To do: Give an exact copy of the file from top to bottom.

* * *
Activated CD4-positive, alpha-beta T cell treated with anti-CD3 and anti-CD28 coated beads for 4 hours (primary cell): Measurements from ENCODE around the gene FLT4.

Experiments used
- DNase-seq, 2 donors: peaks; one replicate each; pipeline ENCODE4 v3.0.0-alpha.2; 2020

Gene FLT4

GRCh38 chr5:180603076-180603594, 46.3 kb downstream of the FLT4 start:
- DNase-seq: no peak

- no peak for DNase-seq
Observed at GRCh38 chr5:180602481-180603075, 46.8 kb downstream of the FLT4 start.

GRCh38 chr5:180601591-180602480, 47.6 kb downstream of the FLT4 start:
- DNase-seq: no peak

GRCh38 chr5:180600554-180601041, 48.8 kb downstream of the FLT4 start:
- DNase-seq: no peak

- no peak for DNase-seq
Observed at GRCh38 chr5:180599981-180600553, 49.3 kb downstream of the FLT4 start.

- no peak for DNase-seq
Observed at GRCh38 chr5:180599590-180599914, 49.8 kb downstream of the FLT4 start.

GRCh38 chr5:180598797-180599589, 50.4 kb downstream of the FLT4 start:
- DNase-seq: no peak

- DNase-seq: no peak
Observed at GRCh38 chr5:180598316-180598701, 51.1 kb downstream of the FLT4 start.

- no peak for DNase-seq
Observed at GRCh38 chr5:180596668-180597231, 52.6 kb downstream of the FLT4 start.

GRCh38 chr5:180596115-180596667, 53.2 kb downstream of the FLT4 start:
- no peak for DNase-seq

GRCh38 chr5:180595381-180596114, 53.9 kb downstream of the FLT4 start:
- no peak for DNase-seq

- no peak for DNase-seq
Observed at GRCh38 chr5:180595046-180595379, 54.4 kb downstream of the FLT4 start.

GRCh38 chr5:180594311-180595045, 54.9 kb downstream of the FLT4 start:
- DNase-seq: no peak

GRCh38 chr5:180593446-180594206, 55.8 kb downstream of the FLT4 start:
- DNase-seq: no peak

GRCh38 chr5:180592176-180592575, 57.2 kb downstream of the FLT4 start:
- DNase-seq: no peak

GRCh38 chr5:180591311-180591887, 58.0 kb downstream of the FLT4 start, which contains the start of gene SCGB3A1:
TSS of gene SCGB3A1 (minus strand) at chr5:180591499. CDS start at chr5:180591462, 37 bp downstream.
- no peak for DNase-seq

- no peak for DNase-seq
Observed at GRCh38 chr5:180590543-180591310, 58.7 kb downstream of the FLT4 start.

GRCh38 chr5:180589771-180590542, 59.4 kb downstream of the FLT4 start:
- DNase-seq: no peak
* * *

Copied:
Activated CD4-positive, alpha-beta T cell treated with anti-CD3 and anti-CD28 coated beads for 4 hours (primary cell): Measurements from ENCODE around the gene FLT4.

Experiments used
- DNase-seq, 2 donors: peaks; one replicate each; pipeline ENCODE4 v3.0.0-alpha.2; 2020

Gene FLT4

GRCh38 chr5:180603076-180603594, 46.3 kb downstream of the FLT4 start:
- DNase-seq: no peak

- no peak for DNase-seq
Observed at GRCh38 chr5:180602481-180603075, 46.8 kb downstream of the FLT4 start.

GRCh38 chr5:180601591-180602480, 47.6 kb downstream of the FLT4 start:
- DNase-seq: no peak

GRCh38 chr5:180600554-180601041, 48.8 kb downstream of the FLT4 start:
- DNase-seq: no peak

- no peak for DNase-seq
Observed at GRCh38 chr5:180599981-180600553, 49.3 kb downstream of the FLT4 start.

- no peak for DNase-seq
Observed at GRCh38 chr5:180599590-180599914, 49.8 kb downstream of the FLT4 start.

GRCh38 chr5:180598797-180599589, 50.4 kb downstream of the FLT4 start:
- DNase-seq: no peak

- DNase-seq: no peak
Observed at GRCh38 chr5:180598316-180598701, 51.1 kb downstream of the FLT4 start.

- no peak for DNase-seq
Observed at GRCh38 chr5:180596668-180597231, 52.6 kb downstream of the FLT4 start.

GRCh38 chr5:180596115-180596667, 53.2 kb downstream of the FLT4 start:
- no peak for DNase-seq

GRCh38 chr5:180595381-180596114, 53.9 kb downstream of the FLT4 start:
- no peak for DNase-seq

- no peak for DNase-seq
Observed at GRCh38 chr5:180595046-180595379, 54.4 kb downstream of the FLT4 start.

GRCh38 chr5:180594311-180595045, 54.9 kb downstream of the FLT4 start:
- DNase-seq: no peak

GRCh38 chr5:180593446-180594206, 55.8 kb downstream of the FLT4 start:
- DNase-seq: no peak

GRCh38 chr5:180592176-180592575, 57.2 kb downstream of the FLT4 start:
- DNase-seq: no peak

GRCh38 chr5:180591311-180591887, 58.0 kb downstream of the FLT4 start, which contains the start of gene SCGB3A1:
TSS of gene SCGB3A1 (minus strand) at chr5:180591499. CDS start at chr5:180591462, 37 bp downstream.
- no peak for DNase-seq

- no peak for DNase-seq
Observed at GRCh38 chr5:180590543-180591310, 58.7 kb downstream of the FLT4 start.

GRCh38 chr5:180589771-180590542, 59.4 kb downstream of the FLT4 start:
- DNase-seq: no peak